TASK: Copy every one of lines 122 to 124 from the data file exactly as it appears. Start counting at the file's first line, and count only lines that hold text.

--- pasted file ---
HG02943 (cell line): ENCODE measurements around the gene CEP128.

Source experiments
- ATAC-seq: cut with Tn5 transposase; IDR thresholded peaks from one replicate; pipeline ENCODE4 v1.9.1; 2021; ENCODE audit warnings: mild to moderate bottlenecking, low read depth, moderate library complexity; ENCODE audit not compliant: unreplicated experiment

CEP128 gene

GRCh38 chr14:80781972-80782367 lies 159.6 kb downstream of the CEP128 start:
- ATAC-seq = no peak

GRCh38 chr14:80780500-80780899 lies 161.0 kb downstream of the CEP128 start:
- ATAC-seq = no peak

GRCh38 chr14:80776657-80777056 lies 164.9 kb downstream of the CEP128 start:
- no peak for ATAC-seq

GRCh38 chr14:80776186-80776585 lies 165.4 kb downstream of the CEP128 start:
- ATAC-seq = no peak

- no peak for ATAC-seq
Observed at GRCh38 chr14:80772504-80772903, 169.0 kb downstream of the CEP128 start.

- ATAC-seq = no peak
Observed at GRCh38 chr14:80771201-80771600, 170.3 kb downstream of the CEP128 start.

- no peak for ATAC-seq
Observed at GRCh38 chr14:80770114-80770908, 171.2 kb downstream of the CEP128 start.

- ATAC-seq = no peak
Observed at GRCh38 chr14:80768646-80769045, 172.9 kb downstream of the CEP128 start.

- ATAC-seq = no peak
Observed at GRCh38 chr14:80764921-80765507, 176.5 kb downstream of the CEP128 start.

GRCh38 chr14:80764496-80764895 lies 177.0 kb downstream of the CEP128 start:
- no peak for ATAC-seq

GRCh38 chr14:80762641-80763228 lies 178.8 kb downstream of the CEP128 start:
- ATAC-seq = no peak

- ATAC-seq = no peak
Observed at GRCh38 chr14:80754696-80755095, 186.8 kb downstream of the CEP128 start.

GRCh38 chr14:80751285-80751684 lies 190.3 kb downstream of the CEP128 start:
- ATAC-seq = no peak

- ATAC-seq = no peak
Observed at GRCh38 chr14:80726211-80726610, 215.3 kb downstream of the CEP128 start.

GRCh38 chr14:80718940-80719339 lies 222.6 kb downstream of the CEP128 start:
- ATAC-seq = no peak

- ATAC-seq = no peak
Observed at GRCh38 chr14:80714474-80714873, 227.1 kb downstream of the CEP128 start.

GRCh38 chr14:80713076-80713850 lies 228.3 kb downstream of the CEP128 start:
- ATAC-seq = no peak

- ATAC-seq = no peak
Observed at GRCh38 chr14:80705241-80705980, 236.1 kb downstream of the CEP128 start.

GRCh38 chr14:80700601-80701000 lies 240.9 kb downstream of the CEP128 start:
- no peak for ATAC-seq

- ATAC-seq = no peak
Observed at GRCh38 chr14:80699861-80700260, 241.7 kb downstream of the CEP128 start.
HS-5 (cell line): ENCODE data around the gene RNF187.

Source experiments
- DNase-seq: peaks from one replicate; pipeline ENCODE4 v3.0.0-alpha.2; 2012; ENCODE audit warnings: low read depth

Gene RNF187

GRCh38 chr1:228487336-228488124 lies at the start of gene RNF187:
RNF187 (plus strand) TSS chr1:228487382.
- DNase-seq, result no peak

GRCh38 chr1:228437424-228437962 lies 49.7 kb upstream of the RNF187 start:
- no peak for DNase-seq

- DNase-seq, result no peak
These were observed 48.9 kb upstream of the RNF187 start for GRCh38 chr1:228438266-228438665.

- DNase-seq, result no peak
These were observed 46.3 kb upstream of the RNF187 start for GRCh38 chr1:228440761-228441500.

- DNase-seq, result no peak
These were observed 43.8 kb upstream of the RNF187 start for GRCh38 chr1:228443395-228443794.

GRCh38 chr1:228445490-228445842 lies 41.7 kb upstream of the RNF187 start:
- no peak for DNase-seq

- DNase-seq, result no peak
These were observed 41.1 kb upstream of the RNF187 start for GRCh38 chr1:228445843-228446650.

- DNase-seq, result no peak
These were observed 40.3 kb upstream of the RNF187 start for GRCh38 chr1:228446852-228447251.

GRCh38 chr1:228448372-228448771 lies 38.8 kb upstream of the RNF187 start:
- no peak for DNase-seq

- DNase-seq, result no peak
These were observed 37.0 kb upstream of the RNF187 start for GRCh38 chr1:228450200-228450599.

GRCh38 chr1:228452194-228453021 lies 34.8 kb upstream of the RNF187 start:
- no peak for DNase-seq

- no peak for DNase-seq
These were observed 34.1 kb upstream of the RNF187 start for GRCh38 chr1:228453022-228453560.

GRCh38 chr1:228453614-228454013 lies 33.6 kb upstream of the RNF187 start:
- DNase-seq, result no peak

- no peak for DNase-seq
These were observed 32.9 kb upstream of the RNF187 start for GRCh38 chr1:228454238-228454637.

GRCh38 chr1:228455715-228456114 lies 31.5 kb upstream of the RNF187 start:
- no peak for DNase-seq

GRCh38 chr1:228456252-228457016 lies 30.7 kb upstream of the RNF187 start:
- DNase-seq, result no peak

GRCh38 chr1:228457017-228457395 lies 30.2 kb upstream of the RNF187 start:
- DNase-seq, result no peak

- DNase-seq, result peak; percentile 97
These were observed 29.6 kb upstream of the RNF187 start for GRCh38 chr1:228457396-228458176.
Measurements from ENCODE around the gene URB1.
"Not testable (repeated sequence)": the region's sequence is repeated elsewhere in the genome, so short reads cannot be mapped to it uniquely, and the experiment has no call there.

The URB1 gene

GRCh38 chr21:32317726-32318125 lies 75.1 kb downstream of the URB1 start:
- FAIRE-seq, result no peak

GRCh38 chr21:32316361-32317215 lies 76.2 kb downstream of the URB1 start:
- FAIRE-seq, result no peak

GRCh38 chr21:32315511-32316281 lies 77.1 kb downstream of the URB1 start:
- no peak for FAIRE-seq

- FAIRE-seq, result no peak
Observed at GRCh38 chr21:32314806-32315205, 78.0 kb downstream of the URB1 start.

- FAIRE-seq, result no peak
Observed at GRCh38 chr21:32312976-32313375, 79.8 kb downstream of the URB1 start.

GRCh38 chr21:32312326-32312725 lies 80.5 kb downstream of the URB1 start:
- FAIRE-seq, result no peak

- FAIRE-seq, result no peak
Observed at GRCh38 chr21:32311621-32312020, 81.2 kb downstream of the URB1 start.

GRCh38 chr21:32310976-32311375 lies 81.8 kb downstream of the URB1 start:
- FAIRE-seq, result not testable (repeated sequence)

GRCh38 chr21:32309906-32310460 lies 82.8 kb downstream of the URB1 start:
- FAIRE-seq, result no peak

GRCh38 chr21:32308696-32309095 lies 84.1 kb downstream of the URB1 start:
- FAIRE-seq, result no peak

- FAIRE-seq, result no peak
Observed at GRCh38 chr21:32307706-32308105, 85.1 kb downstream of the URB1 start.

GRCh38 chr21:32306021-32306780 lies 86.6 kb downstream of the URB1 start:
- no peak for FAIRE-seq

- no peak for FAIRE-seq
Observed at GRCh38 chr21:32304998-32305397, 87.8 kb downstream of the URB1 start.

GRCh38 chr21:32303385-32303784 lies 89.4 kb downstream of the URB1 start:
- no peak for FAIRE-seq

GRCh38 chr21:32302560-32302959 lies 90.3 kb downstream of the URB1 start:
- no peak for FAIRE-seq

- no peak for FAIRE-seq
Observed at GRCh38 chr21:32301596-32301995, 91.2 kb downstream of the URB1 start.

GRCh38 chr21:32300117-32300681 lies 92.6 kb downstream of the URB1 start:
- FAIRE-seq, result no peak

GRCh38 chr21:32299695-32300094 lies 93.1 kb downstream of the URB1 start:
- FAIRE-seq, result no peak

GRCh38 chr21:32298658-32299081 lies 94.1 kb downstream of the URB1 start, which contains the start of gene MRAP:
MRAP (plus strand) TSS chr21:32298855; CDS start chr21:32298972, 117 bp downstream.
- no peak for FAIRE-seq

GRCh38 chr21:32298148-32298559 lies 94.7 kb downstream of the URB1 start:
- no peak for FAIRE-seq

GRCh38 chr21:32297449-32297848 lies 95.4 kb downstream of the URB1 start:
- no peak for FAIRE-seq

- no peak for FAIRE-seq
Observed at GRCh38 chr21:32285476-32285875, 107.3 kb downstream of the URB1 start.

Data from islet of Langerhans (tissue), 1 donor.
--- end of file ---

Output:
- FAIRE-seq, result no peak

GRCh38 chr21:32299695-32300094 lies 93.1 kb downstream of the URB1 start:
- FAIRE-seq, result no peak